Yesterday was both Jenna Coleman's birthday and Russell T. Davies' birthday. I felt like I'd been watching a lot of Davies' episodes of Doctor Who lately so I decided to watch one featuring Coleman. For some reason I chose the two parter premiere of Twelve's second season, "The Magician's Apprentice"/"The Witch's Familiar", which doesn't showcase Coleman a whole lot. Watching it I was more reminded of how much I miss Peter Capaldi as the Doctor and Michelle Gomez as Missy.
I do love the look on Clara's (Coleman) face when she reacts to the Doctor starting to play "Pretty Woman" on his guitar as an indication that he knows she and Missy are present. Of course, we and they may wonder, which one is he playing it for? And suddenly it seems like they both should be wondering if they should be wondering and in that moment they become his groupies a little bit. Then the ladies descend to meet him and it seems clear he was playing for Clara--she asks how he picked her out of a crowd and he says, "There was a crowd, too?"
But the pair dynamic in this two parter is mostly between Missy and Clara and Missy is definitely the star. Gomez is just so damned good--she takes good lines and makes them twenty times better with her delicious scenery chewing. It seems like in most serialised genre fiction, the arch-villain always eventually teams up with the heroes but I like how Steven Moffat makes it perfectly clear Missy hasn't turned "good"--both by having her literally saying she hasn't turned good and then randomly picking off some soldiers. When Clara, bewildered, asked how she survived, Gomez adopts the careless tone of an aristocrat to say, "Death is for other people." So, so good.
I sure hope she'll be back at some point though I hear Gomez has a role on the new Sabrina series for NetFlix. That alone makes me want to check it out.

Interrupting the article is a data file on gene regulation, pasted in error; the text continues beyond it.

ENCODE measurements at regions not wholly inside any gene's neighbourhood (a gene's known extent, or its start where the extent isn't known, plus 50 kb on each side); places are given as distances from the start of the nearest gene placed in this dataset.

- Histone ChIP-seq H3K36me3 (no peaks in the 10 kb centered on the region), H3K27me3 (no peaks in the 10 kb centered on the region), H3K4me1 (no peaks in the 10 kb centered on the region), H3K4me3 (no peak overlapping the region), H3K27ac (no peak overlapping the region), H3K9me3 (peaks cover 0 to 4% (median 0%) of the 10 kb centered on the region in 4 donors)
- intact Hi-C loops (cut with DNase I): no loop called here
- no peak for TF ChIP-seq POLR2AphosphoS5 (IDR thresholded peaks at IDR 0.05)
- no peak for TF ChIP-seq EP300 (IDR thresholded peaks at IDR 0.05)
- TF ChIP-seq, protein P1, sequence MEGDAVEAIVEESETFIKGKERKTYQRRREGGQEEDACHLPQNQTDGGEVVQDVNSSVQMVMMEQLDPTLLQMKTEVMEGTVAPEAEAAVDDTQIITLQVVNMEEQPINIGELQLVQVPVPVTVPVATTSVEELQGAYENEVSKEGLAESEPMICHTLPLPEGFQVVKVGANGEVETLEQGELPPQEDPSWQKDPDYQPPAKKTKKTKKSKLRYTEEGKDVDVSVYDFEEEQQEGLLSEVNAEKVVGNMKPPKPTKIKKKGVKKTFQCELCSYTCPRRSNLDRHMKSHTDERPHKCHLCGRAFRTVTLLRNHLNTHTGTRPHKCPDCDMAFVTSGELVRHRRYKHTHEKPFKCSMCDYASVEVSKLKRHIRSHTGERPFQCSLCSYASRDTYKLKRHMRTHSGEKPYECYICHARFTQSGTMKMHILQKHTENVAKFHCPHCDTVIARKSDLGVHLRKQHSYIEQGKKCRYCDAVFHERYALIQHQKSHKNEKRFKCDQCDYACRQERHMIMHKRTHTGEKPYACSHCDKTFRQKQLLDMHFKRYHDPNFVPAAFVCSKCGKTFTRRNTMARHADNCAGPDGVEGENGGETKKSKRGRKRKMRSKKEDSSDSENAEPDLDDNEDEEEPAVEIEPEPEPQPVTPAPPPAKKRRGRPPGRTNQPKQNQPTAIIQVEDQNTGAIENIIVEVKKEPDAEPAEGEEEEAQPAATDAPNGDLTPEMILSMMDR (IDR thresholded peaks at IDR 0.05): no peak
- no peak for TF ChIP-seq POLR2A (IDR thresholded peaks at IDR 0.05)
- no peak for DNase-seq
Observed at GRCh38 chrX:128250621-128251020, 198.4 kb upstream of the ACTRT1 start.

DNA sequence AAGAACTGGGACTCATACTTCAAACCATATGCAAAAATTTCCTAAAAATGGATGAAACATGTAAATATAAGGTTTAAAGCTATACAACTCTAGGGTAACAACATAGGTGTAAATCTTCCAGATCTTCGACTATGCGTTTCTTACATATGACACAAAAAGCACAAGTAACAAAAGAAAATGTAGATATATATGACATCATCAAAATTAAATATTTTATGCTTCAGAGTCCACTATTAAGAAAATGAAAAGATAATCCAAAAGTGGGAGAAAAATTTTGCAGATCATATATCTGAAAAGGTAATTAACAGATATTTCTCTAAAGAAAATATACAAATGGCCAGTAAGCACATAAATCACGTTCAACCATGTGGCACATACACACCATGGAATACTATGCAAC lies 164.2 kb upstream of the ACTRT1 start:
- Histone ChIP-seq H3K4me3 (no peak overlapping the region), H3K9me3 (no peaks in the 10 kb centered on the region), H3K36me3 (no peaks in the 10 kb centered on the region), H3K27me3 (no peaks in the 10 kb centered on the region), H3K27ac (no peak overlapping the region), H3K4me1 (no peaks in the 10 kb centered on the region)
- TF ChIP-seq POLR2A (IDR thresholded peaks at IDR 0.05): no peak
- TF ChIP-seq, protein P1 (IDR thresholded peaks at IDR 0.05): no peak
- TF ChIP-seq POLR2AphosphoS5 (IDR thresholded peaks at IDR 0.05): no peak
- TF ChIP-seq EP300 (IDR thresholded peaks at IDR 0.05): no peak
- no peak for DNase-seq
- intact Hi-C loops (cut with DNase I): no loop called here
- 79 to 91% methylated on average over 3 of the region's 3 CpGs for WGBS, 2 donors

The other dialogue that dominates the two parter is between the Doctor and Davros (Julian Bleach), and it's another instance of a hero and villain possibly working together. The whole sequence plays off the famous scene in Genesis of the Daleks, a clip from which is actually featured in the episode, Tom Baker agonising over whether he has the right to kill a child he knows is going to be a mass murderer. I found myself thinking of Herbert Lom in Cronenberg's The Dead Zone, which I watched again recently, playing a Holocaust survivor. When asked if he had had the foresight and opportunity, would he have murdered Hitler? Most viewers would feel no compunction about agreeing with him when he says yes, of course he would. The counterargument in science fiction would generally point to the unforeseeable consequences to the timeline, and that's touched on in "The Magicians Apprentice"/"The Witch's Familiar". But a more effective demonstration of the unintended consequences of seemingly straightforward actions is when Davros' own idea backfires, his scheme to use the Doctor to inject new life into himself and the Daleks, which ends up including the elderly, forgotten Daleks carrying on a wretched existence in the sewer. Leading to a lovely pun from the Doctor; "Your sewers are revolting."